Monday, July 31, 2017

David Hockney @ Centre Pompidou

David Hockney, Pearblossom Hwy., 11-18th April 1986

I have never been a big fan of David Hockney’s art. I first encountered his work in London in the 1980s, when as a young Australian on my five year world odyssey ,I saw everything and anything. In among my discovery of great masters and awe-inspiring museums, I was excited by Hockney's photo-montages. I enjoyed them because of what they did and said about photography; but even then, I wondered what he was doing that Picasso and the Analytical Cubists hadn’t already done. While I recognized this kind of fragmentation of the image as breaking apart the world that made all things less certain and less predictable, I wasn’t convinced there was much behind Hockney’s photo-montages. At the time, no one else was doing this kind of thing with photography, but in my eyes, Hockney's efforts weren't ever substantial enough to make the work radical.
David Hockney, We Two Boys Together (clinging), 1961
Then over the years, I have seen the odd Hockney exhibition, but his work has never interested me again to the degree that the photo-montage works did. And I would hazard a guess that this is because he’s not a great painter, and he’s not a great intellectual. His work is interesting for its exploration of space, multiple perspectives, its challenges to the two-dimensionality of the image, and with this, its eventual unsettling of the viewer as the central concern of the late works. However, to me, all of these concerns are being explored at the level of the conceptual —rather than through a manipulation of the medium of paint. And I can’t help feeling as though once you have seen one, you've got the point, and don't need to keep looking.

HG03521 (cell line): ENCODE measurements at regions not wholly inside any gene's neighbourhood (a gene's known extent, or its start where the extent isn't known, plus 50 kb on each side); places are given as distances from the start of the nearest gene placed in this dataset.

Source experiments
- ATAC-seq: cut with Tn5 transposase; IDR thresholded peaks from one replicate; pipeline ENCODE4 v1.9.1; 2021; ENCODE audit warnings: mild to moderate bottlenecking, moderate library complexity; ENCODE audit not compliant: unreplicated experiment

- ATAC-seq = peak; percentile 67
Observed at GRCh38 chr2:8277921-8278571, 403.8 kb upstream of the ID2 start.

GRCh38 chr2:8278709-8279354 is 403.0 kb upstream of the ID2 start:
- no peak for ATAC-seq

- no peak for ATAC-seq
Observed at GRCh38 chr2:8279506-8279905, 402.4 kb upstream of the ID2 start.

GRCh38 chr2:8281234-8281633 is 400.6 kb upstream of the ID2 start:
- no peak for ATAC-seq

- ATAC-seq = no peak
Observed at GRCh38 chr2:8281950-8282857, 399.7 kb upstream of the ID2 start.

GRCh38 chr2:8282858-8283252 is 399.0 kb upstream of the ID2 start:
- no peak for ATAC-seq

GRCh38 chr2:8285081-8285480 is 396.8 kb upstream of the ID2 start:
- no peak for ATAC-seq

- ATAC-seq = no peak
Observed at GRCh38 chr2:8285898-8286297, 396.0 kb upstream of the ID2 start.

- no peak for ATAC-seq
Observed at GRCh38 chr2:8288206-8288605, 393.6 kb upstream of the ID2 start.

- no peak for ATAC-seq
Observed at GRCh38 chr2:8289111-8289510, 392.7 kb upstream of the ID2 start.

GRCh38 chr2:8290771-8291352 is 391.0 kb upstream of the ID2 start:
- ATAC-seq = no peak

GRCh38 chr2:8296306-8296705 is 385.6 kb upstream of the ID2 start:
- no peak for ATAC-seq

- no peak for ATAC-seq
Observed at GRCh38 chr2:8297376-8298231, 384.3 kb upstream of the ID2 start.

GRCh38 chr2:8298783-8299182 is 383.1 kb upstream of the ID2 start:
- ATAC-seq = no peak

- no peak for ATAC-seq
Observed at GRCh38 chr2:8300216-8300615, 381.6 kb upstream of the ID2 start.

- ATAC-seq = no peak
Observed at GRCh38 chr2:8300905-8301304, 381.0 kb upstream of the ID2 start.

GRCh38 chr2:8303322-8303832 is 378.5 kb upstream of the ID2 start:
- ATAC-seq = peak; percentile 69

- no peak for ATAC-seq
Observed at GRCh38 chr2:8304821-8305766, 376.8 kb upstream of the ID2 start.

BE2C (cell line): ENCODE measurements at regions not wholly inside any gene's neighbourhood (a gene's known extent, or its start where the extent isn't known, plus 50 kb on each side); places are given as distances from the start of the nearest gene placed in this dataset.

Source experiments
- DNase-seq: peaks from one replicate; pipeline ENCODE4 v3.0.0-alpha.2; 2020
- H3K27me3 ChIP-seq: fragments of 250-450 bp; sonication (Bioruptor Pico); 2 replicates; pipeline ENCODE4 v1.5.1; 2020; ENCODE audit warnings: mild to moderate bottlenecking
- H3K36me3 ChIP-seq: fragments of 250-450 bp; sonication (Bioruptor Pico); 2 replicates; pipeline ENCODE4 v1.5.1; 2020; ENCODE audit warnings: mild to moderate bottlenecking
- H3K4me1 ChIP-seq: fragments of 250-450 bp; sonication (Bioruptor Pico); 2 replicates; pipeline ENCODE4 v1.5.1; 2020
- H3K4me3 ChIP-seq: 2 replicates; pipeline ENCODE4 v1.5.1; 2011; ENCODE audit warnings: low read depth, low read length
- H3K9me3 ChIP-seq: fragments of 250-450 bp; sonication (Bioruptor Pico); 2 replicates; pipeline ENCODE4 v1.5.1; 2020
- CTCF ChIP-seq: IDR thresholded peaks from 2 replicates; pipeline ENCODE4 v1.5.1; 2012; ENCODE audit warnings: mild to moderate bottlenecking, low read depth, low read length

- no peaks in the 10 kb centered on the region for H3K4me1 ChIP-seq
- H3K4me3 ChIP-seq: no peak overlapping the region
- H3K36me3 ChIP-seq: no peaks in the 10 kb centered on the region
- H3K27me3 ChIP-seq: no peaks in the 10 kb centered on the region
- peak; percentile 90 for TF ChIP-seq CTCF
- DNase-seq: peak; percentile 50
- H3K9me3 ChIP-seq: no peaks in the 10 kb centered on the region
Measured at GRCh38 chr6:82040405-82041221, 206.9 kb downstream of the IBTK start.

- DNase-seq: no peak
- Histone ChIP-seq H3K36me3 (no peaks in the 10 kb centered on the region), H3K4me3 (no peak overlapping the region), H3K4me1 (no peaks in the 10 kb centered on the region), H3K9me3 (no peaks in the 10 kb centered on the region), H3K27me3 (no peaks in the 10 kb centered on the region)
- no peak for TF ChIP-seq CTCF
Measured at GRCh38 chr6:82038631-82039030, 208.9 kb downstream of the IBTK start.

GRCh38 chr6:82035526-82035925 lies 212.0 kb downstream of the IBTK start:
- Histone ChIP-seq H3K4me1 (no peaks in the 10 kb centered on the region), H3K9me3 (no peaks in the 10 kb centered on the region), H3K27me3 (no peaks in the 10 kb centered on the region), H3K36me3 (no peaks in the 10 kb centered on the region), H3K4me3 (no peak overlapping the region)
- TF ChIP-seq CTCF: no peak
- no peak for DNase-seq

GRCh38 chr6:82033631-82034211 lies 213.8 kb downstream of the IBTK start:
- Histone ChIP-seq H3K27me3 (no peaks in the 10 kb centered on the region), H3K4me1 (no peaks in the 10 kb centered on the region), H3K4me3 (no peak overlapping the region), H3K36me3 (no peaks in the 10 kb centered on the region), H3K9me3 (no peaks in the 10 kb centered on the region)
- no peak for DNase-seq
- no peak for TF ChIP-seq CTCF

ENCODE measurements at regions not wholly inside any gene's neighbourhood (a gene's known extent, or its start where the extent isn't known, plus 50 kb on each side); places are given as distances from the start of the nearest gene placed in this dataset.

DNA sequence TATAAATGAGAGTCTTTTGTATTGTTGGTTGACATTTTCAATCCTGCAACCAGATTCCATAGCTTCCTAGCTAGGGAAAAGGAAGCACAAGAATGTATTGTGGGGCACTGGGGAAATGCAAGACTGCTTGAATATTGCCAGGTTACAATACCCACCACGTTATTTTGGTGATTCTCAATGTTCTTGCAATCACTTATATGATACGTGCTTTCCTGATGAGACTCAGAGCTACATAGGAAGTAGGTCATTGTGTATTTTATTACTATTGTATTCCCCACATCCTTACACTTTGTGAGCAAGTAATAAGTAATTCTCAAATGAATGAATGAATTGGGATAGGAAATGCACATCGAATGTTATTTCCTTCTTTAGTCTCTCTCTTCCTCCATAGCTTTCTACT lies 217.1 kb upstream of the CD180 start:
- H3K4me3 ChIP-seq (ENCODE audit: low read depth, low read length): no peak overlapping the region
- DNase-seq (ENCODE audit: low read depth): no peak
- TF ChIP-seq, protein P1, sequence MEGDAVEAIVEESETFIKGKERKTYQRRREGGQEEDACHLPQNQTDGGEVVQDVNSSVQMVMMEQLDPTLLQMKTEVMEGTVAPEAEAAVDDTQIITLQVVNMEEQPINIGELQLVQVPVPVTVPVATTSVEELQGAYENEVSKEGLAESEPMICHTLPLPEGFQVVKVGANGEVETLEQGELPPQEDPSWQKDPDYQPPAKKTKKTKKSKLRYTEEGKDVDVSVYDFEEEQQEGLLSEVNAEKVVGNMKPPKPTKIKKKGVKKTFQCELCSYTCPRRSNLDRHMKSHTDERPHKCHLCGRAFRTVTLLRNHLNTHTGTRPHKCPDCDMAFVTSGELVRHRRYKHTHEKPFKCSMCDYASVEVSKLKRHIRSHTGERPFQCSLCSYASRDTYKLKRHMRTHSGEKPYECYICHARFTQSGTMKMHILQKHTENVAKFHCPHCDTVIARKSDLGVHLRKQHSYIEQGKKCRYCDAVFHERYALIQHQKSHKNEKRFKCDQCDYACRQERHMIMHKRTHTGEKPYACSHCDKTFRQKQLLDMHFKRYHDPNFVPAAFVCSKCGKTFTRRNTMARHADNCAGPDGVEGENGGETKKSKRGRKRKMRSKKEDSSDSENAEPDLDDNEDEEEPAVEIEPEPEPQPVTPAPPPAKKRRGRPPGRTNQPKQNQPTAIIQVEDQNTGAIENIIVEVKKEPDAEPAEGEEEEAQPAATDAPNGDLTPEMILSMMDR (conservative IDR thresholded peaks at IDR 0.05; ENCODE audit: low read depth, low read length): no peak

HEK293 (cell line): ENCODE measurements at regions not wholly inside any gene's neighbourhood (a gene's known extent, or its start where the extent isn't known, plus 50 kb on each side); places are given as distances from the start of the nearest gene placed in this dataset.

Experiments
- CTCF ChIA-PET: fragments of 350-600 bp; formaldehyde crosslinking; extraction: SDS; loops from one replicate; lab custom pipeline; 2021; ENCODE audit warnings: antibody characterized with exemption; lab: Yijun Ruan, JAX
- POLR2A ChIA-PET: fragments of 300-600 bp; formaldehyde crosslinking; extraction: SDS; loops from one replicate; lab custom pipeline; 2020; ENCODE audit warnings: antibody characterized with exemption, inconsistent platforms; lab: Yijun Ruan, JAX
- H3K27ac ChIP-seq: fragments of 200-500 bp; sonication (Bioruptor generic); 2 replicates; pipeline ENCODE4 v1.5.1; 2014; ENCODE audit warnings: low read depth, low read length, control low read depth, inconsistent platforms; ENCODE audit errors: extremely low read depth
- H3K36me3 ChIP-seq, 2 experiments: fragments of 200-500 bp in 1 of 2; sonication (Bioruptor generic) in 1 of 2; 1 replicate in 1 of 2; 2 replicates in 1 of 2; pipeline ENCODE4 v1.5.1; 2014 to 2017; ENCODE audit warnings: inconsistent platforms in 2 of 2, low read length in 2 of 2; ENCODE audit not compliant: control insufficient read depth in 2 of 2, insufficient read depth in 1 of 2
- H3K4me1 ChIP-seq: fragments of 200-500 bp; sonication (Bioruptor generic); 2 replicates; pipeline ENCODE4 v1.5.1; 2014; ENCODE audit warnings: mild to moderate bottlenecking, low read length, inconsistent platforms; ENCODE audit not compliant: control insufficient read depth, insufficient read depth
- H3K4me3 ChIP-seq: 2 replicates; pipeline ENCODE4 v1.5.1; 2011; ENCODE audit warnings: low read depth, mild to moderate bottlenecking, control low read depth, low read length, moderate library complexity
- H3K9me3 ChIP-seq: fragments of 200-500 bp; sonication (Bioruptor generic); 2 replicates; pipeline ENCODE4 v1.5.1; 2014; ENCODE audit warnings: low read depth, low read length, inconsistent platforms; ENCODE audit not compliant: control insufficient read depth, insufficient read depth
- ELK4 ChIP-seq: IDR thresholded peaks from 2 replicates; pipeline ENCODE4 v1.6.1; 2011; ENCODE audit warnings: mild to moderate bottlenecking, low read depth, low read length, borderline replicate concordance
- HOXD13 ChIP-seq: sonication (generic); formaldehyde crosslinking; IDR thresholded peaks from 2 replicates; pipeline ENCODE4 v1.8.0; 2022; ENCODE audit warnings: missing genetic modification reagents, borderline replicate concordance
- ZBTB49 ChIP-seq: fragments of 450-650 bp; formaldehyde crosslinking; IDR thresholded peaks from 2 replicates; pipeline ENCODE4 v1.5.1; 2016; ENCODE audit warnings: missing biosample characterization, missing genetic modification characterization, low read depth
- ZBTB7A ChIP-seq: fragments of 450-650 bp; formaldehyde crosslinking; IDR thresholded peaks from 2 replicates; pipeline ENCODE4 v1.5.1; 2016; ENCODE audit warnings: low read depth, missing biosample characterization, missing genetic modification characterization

Image result for david hockney the four seasons
David Hockney, Summer. The Four Seasons,  2010
That said, I did appreciate the early works on display at the Pompidou Centre’s retrospective, particularly, the drawings and those that reference the Dubuffet style. I was interested by the marriage of Hockney's search for sexuality, and simultaneously, in the same images, the search for representational principles. In the early works, we see him looking for meaning, gradually starting to interrogate the parameters of the image as he will do over the course of his career. We also see the recurrent frame of blank canvas around the painted image, the frequent swathes without paint in the centre of the canvas, and the search for eroticism and desire at the end of the paint brush or stylus.
David Hockney, Portrait of an Artist (Pool with Two Figures), 1972
I enjoyed the late works for their baroque aesthetic—lurid blues, greens, oranges and purples; perspectives in which the influence of virtual reality is clearly inspiring Hockney, and consequently, pushing the possibilities of two dimensional representation. Of course, I have to admit that these works are all about paint because it couldn’t be done in any other two dimensional medium, but it is not about the gentle pushing and pulling of paint around a canvas. I enjoyed Hockney's venture into film–which I previously didn’t know he had done—in The Four Seasons, for the feeling of queeziness as I stood before the installation. I felt as though I was indeed travelling the path together with the camera that is being carved out in the snow, in between the trees and covered in leaves in autumn and spring, and dappled in sunlight in summer.
David Hockney, Garden with Blue Terrace, 2015